When purchasing a home, buyers have plenty of options in the house hunting process. Once they make their decision, they face an important course of action: financing the home. Homebuyers have plenty of choices on what type of loan to buy. A common type of home loan, a fixed-rate mortgage, can help homebuyers afford their new space.
A fixed-rate mortgage has a static interest percentage throughout the whole term of the loan. Even if buyers face difficult times, like divorce, losing their jobs or a rocky economy, these loans stay the same. Because homebuyers like this stability, fixed-rate mortgages are the most popular type of home loan. Fixed interest rates can make it easier for buyers to budget their money than less predictable adjustable rates might.
Fixed- vs. adjustable-rate mortgages
When homebuyers first take out fixed-rate mortgages, they might pay more in interest than they would on an adjustable-rate mortgage. However, ARMs' interest rates rise after three, five or seven years, according to Bankrate. After this initial increase, these costs can fluctuate throughout the mortgage term.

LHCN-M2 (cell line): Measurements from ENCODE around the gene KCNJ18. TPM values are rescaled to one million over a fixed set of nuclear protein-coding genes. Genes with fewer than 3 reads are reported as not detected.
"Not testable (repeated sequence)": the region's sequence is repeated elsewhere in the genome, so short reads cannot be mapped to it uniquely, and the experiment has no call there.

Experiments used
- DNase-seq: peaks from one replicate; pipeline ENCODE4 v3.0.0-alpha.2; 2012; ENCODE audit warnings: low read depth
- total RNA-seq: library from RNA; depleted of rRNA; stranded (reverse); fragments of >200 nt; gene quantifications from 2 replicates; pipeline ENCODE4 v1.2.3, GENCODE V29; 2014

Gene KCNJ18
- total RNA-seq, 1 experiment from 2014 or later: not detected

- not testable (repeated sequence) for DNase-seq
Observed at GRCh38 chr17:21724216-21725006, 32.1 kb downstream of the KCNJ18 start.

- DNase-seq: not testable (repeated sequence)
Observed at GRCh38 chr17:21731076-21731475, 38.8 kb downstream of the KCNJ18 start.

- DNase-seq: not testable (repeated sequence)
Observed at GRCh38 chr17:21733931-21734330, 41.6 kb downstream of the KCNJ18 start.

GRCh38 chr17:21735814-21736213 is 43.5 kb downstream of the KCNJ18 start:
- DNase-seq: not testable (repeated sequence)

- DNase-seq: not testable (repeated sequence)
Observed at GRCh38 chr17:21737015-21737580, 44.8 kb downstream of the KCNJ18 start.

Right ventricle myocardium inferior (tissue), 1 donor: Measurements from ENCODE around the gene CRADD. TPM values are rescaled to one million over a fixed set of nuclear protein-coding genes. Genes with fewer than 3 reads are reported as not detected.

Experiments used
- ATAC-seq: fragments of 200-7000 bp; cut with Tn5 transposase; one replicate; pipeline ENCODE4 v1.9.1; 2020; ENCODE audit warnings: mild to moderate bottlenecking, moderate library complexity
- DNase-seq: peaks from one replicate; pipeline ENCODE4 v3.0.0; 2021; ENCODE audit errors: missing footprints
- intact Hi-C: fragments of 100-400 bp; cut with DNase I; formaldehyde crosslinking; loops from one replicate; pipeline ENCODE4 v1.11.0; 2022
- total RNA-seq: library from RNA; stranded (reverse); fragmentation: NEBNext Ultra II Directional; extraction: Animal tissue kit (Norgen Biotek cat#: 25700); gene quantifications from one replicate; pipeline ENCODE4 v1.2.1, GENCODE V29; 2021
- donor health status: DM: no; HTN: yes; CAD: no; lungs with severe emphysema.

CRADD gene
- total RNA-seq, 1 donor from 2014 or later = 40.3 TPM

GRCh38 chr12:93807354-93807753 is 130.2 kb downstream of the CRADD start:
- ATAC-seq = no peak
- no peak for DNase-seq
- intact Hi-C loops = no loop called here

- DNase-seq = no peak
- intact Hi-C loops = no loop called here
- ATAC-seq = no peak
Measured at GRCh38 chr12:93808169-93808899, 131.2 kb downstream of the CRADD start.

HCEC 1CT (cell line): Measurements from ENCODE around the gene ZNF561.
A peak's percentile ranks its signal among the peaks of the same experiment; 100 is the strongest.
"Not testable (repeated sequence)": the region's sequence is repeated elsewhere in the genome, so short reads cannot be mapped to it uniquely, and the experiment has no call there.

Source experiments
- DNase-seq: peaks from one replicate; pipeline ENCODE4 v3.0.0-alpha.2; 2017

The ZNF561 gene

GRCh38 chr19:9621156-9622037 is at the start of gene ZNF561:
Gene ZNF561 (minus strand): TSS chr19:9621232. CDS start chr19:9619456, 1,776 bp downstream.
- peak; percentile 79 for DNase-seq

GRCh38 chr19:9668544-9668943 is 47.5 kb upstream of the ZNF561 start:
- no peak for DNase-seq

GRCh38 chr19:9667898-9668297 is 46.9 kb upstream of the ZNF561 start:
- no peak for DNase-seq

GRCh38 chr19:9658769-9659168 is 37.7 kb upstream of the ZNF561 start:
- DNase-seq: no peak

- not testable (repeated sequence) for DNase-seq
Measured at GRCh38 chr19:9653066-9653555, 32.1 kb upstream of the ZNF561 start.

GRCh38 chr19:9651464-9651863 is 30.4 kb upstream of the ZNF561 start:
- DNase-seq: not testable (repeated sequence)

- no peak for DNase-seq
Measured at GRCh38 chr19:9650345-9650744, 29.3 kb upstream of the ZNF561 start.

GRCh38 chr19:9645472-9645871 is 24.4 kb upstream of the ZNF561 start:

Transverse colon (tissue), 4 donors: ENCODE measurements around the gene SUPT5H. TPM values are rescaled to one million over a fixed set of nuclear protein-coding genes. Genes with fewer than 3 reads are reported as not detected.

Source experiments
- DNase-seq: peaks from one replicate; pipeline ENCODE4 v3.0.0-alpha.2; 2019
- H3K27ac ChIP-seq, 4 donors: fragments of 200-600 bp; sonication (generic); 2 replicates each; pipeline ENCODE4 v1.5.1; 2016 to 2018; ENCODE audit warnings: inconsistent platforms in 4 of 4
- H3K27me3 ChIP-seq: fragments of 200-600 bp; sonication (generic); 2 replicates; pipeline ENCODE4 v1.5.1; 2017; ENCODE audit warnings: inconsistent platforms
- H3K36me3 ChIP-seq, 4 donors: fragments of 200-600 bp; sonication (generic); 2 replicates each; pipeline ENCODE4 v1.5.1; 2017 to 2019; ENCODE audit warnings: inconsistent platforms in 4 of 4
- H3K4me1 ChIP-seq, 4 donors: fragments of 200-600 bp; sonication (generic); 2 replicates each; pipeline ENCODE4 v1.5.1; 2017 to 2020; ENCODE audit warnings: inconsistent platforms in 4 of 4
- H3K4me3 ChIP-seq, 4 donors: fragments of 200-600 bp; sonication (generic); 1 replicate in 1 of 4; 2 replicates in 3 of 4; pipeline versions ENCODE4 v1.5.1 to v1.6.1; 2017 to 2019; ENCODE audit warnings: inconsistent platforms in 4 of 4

Buyers typically pay off fixed-rate mortgages at a slower rate than they would pay off an adjustable-rate loan. Since the first few years of payment typically go toward interest, fixed-rate mortgages might not be a smart investment for buyers who might sell their home again in five years or less.
Fixed-rate mortgage terms
Homebuyers can choose the amount of years they can take to repay their home loans. Typically, individuals can take out fixed rate mortgages of 15- and 30-year terms. Both amount of time have different perks and downsides. Understanding these factors is crucial in deciding which mortgage term are the best fit for homebuyers.
30-year terms typically have a higher interest rate than 15-year terms, but longer terms have lower monthly payments. These lower monthly payments are appealing to buyers who want extra cash in their pocket for emergency spending. Freddie Mac said that over 90 percent of today's homebuyers get a 30-year fixed-rate mortgage.
15-year loans usually also require homebuyers to pay a lesser amount of interest over the loan's term. These mortgages are ideal for individuals who don't mind paying a higher monthly cost but who want to pay their home off faster.
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